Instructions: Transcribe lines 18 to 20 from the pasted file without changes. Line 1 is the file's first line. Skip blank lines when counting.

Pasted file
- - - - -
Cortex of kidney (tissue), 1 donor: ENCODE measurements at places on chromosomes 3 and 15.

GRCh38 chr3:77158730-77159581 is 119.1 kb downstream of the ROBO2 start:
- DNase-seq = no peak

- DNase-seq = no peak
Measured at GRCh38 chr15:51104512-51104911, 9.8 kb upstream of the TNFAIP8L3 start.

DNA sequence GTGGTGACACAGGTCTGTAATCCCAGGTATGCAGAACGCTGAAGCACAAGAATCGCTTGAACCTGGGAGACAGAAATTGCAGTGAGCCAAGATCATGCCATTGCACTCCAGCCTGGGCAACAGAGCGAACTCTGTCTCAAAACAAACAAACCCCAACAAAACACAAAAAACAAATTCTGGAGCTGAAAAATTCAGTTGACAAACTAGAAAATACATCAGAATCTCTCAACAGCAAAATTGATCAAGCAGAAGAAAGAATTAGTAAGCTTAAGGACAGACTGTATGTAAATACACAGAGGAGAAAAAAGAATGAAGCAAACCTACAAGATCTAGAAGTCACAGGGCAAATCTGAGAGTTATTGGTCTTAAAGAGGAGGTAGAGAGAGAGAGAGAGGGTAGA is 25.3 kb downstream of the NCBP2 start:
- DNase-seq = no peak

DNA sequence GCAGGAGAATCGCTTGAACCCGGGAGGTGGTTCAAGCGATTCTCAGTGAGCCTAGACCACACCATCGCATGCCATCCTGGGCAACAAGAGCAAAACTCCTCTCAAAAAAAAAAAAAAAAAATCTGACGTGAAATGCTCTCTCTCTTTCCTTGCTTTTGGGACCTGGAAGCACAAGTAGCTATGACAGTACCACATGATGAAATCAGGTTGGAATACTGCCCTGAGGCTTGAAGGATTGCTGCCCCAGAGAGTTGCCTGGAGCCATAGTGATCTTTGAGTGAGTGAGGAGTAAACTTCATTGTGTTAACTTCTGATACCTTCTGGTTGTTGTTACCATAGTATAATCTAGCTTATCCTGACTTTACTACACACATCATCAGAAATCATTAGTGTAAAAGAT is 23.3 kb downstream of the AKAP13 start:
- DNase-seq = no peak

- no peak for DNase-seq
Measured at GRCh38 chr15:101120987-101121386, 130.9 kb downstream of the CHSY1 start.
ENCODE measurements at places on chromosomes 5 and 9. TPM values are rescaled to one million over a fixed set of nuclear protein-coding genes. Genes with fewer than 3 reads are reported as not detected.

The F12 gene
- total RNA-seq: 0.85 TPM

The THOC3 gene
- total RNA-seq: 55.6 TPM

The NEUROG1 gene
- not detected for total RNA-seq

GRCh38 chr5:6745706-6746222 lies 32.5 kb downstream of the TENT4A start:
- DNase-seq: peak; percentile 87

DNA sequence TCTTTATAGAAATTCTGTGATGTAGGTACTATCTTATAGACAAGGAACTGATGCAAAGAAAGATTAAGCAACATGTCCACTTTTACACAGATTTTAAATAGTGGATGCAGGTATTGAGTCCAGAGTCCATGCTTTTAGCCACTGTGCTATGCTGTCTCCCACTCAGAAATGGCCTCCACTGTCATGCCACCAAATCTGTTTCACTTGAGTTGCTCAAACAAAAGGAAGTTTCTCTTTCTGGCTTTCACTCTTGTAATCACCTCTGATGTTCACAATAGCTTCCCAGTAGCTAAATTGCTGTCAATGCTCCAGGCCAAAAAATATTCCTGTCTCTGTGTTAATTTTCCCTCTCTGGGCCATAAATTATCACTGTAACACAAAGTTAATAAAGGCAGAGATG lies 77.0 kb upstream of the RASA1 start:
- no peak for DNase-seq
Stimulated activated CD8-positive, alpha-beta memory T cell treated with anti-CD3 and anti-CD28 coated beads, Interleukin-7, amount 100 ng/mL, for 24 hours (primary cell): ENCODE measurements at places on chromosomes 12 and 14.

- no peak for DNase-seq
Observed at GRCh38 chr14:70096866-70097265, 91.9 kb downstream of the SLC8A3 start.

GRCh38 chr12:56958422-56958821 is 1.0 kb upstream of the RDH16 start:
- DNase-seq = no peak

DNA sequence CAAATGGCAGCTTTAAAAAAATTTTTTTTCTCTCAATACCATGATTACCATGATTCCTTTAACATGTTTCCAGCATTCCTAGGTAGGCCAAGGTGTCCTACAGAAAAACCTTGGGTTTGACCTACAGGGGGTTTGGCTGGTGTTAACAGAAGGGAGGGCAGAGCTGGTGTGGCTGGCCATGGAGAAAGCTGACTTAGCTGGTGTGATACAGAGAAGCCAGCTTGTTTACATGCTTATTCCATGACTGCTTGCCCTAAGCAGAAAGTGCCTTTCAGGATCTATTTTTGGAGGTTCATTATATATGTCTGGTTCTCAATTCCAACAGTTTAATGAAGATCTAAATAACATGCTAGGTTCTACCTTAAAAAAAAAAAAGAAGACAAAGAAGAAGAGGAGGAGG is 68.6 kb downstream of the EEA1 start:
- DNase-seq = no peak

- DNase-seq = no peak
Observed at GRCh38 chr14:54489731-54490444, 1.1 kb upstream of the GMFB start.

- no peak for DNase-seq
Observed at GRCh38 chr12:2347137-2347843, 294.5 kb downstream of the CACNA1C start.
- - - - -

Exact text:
- not detected for total RNA-seq

GRCh38 chr5:6745706-6746222 lies 32.5 kb downstream of the TENT4A start:
- DNase-seq: peak; percentile 87